Blogging Baby Size Six: things to help nursing moms
Nursing isn't always intuitive. In fact, for my first it was downright hard. We struggled for two months to teach our "non-sucker" how to suck. With my second, she latched on easily and nursed like a champ. Having nursed both children for a collective 2.6 years, here are my tips to help make nursing easier:
- A lactation consultant: Even if you think you don't need the help, meet with a lactation consultant at least once to check in and make sure things are going correctly. Many hospitals and birth centers have an L.C. on staff to assist you after childbirth. For later visits, insurance will often cover at least the first one. Lactation consultants are like angels, in my opinion. We couldn't have made it through nursing my first daughter without one.
- Lansinoh: Protecting nipples with a layer of lanolin cream (as long as you aren't allergic) really helps during those first weeks when nipples can get cracked and tender. A little goes a long way, and when you stop using it for your nipples, you can use it under your child's runny nose to prevent redness and chafing.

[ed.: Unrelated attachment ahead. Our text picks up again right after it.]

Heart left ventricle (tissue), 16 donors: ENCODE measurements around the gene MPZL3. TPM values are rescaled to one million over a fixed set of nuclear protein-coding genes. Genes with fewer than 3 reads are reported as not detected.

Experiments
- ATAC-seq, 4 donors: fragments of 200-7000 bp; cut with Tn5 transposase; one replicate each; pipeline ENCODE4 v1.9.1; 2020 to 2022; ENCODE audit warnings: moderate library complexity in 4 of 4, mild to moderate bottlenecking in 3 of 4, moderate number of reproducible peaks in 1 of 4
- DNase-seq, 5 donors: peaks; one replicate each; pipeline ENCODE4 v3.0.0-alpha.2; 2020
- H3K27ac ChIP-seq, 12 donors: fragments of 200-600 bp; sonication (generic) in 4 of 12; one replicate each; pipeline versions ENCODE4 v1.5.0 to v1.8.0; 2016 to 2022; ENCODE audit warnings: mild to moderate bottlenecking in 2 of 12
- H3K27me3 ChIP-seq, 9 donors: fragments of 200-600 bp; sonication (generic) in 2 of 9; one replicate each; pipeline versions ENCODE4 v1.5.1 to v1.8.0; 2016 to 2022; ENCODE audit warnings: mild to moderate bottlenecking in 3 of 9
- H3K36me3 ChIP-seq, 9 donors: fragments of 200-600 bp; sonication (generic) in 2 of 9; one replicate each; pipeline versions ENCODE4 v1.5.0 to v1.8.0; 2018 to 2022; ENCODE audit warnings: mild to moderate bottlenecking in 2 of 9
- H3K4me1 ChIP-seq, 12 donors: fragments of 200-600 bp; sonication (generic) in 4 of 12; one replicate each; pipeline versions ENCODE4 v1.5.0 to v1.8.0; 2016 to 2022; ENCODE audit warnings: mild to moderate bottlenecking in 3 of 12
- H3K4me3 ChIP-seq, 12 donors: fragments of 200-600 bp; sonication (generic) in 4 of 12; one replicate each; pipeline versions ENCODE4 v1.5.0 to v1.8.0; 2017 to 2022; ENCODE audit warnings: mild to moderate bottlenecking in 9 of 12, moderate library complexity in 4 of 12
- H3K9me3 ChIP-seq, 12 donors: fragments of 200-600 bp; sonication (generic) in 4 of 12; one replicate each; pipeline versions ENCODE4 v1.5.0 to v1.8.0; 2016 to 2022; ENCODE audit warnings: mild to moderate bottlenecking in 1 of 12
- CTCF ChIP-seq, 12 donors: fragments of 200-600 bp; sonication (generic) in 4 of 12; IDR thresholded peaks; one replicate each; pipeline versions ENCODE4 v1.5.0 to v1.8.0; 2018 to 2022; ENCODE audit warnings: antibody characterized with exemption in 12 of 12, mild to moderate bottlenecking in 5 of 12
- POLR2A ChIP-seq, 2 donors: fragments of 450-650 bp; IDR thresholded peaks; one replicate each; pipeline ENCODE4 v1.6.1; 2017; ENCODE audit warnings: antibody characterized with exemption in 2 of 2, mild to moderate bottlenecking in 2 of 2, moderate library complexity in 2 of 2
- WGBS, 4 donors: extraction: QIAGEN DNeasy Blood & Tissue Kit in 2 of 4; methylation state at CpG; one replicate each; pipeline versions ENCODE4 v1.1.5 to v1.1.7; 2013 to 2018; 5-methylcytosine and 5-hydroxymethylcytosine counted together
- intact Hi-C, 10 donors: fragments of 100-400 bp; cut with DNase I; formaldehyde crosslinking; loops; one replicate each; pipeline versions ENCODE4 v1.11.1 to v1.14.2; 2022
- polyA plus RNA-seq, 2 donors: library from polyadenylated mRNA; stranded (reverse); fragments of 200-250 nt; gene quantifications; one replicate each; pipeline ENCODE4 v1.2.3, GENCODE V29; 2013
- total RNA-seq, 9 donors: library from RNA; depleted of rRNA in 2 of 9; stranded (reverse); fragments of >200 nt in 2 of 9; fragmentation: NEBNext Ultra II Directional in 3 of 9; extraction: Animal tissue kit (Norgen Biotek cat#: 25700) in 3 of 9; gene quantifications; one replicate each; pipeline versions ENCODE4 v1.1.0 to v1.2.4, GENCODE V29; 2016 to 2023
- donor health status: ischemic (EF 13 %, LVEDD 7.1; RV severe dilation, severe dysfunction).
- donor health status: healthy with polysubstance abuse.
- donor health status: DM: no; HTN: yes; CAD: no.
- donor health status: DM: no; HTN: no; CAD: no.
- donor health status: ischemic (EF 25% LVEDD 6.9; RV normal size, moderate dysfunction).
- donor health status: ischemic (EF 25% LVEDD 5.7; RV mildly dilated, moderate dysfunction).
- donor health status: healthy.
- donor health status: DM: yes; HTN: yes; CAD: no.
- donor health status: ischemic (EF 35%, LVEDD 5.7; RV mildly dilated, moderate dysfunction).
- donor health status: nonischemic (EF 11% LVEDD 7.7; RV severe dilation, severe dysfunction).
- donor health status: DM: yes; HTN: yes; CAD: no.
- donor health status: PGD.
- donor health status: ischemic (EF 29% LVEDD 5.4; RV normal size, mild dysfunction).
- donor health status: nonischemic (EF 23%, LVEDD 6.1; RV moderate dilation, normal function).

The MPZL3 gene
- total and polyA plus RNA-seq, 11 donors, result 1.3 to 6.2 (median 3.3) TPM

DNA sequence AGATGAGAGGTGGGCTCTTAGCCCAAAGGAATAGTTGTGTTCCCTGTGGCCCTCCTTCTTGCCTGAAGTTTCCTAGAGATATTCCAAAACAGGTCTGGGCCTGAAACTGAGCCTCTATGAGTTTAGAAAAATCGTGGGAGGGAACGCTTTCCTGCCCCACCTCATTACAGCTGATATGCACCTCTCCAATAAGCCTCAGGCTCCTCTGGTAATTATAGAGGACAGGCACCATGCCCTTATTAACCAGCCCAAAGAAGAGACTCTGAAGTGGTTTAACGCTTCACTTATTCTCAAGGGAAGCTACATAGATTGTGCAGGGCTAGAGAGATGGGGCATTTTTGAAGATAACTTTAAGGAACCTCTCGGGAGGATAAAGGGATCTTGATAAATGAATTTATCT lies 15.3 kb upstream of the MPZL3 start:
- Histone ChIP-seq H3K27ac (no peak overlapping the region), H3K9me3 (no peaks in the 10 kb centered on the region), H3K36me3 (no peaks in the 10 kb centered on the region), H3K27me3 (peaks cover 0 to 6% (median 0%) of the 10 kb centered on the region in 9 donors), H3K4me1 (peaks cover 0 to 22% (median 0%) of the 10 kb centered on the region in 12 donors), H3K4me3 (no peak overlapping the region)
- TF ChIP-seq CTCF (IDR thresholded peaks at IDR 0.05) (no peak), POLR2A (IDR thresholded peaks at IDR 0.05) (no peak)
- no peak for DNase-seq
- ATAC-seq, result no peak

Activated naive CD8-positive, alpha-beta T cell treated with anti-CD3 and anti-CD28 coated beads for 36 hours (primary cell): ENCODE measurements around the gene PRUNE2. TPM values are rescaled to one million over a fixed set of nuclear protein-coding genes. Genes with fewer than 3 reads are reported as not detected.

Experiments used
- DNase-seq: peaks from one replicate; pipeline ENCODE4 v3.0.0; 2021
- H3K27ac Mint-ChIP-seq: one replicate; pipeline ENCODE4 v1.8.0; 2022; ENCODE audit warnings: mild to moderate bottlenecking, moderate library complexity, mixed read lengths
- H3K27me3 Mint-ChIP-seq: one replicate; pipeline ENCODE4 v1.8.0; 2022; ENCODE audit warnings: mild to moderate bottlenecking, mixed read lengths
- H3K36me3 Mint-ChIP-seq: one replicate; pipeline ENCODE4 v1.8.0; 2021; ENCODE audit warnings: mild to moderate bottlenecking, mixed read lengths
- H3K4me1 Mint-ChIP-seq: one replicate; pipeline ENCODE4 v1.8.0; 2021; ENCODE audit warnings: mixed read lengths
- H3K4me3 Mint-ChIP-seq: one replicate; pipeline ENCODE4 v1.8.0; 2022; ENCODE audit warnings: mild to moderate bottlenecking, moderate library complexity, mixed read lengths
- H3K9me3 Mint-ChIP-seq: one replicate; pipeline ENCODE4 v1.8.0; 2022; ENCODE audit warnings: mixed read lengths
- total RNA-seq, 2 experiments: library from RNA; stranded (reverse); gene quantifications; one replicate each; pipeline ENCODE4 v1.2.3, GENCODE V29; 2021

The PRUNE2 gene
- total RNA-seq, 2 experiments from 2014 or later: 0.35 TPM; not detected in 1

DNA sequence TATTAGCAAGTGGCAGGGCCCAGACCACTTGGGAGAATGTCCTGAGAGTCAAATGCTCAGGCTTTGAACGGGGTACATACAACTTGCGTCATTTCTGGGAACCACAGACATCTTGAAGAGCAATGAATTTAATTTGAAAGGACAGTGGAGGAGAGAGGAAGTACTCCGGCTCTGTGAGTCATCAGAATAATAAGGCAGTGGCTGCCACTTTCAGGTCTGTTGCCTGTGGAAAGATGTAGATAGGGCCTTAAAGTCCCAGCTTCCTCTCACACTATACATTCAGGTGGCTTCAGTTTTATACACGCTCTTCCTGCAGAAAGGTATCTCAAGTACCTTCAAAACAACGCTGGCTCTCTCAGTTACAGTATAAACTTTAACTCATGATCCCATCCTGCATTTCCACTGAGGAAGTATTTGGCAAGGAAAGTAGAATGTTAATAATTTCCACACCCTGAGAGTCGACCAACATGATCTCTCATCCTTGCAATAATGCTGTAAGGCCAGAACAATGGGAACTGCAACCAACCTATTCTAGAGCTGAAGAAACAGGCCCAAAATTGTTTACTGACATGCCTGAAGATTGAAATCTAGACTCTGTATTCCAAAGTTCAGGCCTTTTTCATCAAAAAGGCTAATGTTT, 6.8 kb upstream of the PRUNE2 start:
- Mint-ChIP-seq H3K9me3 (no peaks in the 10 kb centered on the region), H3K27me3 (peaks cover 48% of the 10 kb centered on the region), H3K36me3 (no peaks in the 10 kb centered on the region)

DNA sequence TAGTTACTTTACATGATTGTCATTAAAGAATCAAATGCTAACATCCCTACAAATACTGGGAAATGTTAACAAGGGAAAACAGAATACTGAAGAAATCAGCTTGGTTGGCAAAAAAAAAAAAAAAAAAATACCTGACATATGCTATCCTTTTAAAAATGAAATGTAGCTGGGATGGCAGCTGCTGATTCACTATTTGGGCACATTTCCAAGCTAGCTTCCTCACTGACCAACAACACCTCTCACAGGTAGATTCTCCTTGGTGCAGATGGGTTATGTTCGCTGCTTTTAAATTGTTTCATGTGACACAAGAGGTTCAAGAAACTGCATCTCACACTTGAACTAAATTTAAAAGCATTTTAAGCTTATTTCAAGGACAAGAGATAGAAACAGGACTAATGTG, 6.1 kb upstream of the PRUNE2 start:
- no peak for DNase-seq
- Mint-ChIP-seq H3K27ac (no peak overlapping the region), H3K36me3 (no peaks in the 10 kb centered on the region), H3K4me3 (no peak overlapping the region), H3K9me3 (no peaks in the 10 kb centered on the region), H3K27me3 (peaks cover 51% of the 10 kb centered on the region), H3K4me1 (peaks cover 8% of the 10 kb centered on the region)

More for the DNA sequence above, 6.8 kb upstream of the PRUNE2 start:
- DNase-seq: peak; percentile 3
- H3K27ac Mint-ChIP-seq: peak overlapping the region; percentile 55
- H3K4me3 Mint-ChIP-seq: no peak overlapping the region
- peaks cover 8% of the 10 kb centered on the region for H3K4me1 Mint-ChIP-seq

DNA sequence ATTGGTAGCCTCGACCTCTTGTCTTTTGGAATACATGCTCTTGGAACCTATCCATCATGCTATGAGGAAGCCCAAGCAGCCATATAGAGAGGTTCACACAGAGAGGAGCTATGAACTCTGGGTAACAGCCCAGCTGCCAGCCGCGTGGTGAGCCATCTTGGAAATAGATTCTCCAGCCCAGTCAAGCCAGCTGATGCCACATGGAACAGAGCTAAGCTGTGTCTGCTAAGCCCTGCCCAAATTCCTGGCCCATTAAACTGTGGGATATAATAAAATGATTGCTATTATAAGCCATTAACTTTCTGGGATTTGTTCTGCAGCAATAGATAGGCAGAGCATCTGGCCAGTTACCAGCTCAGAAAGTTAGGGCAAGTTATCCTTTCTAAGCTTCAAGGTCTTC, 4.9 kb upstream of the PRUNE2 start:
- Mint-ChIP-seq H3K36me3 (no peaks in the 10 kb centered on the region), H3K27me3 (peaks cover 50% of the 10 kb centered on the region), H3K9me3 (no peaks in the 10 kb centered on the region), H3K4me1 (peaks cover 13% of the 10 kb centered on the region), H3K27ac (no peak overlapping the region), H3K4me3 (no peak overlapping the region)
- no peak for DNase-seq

- Boppy (or other nursing pillow): I loved my Boppy. I found it to be the perfect shape and thickness to support my nursing babes. My three-year-old still uses hers: she sleeps with it as her pillow.
- Heating pad: Have one on hand. At the first sign of a clogged duct, wrap it around your breast and jump into bed with your babe. Nurse and rest. Try to take it easy. A clogged duct (or any kind of breast soreness) can lead to mastitis. Consult your healthcare practitioner if you are worried, but I credit a heating pad with keeping me mastitits-free through two babes.
- Breast pump: When nursing is well-established, you might be ready for a much-deserved break. A breast pump will help you express breastmilk into a bottle easily so others can feed your baby. It also helps to relieve pressure off of engorged breasts during nursing strikes, or when you are weaning.
- Food: Nursing moms need to eat! New moms especially are often too tired to eat properly. Partners, friends, and family should help to ensure that a nursing mama gets enough (healthful) calories.
Start by teaching him that it is safe to do so.